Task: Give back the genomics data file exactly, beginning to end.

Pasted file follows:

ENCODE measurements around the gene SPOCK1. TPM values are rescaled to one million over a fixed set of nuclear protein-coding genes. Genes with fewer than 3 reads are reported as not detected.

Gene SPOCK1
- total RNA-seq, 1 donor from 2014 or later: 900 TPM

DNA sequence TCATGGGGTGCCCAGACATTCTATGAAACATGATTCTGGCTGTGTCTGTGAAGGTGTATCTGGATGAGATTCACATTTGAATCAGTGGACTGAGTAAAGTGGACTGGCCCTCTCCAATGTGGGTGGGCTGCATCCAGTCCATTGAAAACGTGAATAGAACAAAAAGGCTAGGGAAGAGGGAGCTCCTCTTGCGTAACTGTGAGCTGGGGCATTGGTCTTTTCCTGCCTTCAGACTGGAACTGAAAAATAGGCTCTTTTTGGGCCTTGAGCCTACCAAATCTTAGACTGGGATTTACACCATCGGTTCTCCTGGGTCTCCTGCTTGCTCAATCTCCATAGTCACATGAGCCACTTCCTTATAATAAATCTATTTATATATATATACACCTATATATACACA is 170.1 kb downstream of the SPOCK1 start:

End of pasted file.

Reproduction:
ENCODE measurements around the gene SPOCK1. TPM values are rescaled to one million over a fixed set of nuclear protein-coding genes. Genes with fewer than 3 reads are reported as not detected.

Gene SPOCK1
- total RNA-seq, 1 donor from 2014 or later: 900 TPM

DNA sequence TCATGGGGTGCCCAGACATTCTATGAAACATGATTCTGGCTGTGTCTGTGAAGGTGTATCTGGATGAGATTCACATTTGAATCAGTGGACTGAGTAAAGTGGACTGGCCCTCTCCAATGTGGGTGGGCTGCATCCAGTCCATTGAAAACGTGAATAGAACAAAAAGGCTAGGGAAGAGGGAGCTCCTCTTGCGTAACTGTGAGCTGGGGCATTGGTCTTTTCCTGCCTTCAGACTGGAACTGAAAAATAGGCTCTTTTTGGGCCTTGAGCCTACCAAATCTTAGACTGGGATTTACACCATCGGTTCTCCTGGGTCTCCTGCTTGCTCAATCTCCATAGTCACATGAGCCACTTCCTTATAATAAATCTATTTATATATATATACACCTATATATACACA is 170.1 kb downstream of the SPOCK1 start: